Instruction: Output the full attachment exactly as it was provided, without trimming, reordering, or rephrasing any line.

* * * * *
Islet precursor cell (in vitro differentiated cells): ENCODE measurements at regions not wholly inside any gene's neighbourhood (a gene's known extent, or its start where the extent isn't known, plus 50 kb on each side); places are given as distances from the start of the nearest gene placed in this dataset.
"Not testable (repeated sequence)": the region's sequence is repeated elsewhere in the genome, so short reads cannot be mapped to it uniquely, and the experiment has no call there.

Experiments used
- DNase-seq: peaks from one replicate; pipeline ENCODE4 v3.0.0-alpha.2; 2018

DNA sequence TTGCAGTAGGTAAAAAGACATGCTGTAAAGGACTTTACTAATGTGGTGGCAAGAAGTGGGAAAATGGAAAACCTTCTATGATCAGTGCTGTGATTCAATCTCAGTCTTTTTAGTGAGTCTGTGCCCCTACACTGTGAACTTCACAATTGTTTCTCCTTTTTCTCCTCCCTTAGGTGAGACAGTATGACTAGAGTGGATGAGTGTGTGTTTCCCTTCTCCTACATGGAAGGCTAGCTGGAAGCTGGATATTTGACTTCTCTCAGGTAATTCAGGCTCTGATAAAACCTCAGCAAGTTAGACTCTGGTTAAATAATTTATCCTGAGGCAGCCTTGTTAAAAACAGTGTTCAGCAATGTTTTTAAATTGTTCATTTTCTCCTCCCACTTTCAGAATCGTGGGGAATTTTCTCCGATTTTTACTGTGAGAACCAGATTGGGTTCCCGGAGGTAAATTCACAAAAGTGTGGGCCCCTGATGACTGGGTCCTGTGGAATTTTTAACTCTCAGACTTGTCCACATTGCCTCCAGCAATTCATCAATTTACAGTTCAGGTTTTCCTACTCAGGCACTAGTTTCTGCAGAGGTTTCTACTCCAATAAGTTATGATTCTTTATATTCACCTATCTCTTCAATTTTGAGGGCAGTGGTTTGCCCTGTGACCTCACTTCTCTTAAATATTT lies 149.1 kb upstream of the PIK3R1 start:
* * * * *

Islet precursor cell (in vitro differentiated cells): ENCODE measurements at regions not wholly inside any gene's neighbourhood (a gene's known extent, or its start where the extent isn't known, plus 50 kb on each side); places are given as distances from the start of the nearest gene placed in this dataset.
"Not testable (repeated sequence)": the region's sequence is repeated elsewhere in the genome, so short reads cannot be mapped to it uniquely, and the experiment has no call there.

Experiments used
- DNase-seq: peaks from one replicate; pipeline ENCODE4 v3.0.0-alpha.2; 2018

DNA sequence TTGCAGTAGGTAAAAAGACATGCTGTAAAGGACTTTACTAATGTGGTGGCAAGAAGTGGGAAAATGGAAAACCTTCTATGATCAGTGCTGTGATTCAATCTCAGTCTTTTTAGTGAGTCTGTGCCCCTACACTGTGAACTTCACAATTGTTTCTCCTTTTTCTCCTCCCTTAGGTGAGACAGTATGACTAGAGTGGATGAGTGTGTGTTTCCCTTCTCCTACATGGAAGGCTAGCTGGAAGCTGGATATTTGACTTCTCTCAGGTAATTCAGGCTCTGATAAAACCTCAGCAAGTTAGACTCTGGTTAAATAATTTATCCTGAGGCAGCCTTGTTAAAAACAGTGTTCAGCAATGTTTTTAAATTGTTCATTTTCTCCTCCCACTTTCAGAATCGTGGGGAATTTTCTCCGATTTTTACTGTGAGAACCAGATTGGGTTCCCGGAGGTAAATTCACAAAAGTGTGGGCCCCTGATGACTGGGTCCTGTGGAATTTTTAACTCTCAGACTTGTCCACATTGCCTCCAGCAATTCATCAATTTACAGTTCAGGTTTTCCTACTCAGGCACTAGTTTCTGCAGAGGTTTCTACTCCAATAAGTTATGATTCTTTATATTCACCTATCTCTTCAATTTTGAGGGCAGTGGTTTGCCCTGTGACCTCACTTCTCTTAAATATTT lies 149.1 kb upstream of the PIK3R1 start: